Highly Contagious H3N2 Canine Influenza Arrives in Canada

As if the recording breaking temperatures weren’t enough to drive you inside, now Canadians have to brace for the possibility of a canine influenza outbreak!


It’s flu season and while many of us hunker down on the sofa with a duvet, the remote and Netflix we may soon need to clear a little space for Rover because Canada has just announced its first reported cases of a highly contagious canine influenza strain known as H3N2. The Windsor-Essex County Health Unit (WECHU) in Southern Ontario reports the virus was detected by a veterinarian in two dogs imported by an adoption agency in South Korea that rescues pooches from that country’s dog meat industry.


Okay, so take a deep breath and relax; it isn’t widespread, it isn’t deadly to healthy dogs, not known to be transmitted to felines and you can’t catch it from him… but it can spread like wildfire amongst infected dogs so you do need to be extra diligent when visiting dog parks, veterinarian offices, groomers and any place where your pooch may be gathering and meeting new friends.


Related: Highly Contagious Dog Flu Strain on the Move As Cases Reported in 2 More States


What are the symptoms? It presents as a mild respiratory ailment including a cough, decreased appetite, fever, nasal and eye discharge (similar to kennel cough but with the additional flu-like symptoms). According to WECHU dogs exhibiting these signs should be kept away from other dogs for at least two weeks.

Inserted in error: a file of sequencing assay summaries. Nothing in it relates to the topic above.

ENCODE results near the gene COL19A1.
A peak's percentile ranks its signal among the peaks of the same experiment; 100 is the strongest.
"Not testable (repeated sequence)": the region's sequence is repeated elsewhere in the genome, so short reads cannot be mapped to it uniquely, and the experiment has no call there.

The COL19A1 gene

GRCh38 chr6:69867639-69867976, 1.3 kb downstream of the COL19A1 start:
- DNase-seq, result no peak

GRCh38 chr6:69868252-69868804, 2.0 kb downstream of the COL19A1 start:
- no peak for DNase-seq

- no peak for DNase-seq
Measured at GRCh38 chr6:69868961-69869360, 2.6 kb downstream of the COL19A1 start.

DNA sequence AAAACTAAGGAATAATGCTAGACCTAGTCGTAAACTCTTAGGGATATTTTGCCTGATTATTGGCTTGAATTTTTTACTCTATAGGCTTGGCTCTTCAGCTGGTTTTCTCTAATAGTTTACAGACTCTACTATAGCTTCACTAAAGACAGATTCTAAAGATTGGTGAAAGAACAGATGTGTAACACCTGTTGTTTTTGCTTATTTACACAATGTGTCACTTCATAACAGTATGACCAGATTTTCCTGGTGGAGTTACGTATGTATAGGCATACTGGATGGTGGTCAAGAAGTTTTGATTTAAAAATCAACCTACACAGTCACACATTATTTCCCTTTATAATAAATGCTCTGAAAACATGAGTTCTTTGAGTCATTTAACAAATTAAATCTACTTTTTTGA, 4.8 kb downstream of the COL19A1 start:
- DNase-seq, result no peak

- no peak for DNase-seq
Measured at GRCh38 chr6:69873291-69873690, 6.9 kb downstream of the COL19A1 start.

Scott Weese, a professor and infectious disease specialist at the Ontario Veterinary College at the University of Guelph confirms, “In general, we know this is a flu that has been around in Asia for quite a while and has moved into the U.S. a few years ago. It’s been causing problems in the U.S. for a few years and we haven’t seen it in Canada until this recent incident.”


Related: Do You Know the Right Vaccination Schedule for Your New Pet


The concern is how highly transmissible this virus is between dogs that haven’t had previous exposure and built up a natural immunity – such as those in Canada.


While at this point only two cases are confirmed, two other pooches from the group of those rescued are exhibiting some initial symptoms of the disease so efforts including alerting the public, are underway to ensure the infection is contained.


Dog owners in the Southern Ontario counties of Windsor and Essex are being requested to keep an eye on their pets for any of the above referenced symptoms and to seek medical attention if they suspect infection.


If you think your dog may have contracted H3N2, alert your vet in advance of your visit so that he can take appropriate precautions and if your pooch is older or has existing health issues, you may want to be pro-active and speak to your vet about a canine influenza vaccine that can help reduce the risk of him contracting this particular strain.

Mary Simpson
Mary Simpson

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